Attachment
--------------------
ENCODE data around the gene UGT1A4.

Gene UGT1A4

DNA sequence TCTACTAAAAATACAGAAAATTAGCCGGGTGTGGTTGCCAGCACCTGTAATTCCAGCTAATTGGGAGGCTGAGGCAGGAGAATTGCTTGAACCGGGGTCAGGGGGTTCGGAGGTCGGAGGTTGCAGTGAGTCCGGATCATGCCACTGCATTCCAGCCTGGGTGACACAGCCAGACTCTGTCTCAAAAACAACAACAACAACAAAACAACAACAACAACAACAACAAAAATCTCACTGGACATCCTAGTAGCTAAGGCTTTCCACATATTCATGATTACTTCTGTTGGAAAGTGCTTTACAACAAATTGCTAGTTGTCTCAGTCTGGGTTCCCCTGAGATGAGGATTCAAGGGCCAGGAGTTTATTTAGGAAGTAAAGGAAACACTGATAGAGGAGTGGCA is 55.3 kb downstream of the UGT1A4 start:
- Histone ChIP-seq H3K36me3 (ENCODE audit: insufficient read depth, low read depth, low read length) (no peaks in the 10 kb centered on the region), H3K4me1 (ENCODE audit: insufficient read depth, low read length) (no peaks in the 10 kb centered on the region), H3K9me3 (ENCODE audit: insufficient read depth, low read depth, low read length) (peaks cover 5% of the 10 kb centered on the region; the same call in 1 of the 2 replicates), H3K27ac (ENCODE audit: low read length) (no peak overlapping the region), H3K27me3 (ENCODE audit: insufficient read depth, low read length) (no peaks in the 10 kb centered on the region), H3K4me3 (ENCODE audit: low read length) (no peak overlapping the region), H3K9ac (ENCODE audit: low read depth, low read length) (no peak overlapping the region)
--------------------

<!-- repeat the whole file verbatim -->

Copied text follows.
ENCODE data around the gene UGT1A4.

Gene UGT1A4

DNA sequence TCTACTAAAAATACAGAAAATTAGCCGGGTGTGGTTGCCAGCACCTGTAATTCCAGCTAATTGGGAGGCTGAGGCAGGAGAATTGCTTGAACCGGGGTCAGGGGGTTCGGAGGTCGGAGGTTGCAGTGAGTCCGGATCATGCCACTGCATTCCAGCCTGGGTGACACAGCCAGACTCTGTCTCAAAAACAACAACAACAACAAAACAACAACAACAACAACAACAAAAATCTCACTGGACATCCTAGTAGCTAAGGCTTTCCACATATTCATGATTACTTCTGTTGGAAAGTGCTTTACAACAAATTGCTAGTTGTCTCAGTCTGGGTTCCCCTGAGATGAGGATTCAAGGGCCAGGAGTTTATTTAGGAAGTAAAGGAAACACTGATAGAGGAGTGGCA is 55.3 kb downstream of the UGT1A4 start:
- Histone ChIP-seq H3K36me3 (ENCODE audit: insufficient read depth, low read depth, low read length) (no peaks in the 10 kb centered on the region), H3K4me1 (ENCODE audit: insufficient read depth, low read length) (no peaks in the 10 kb centered on the region), H3K9me3 (ENCODE audit: insufficient read depth, low read depth, low read length) (peaks cover 5% of the 10 kb centered on the region; the same call in 1 of the 2 replicates), H3K27ac (ENCODE audit: low read length) (no peak overlapping the region), H3K27me3 (ENCODE audit: insufficient read depth, low read length) (no peaks in the 10 kb centered on the region), H3K4me3 (ENCODE audit: low read length) (no peak overlapping the region), H3K9ac (ENCODE audit: low read depth, low read length) (no peak overlapping the region)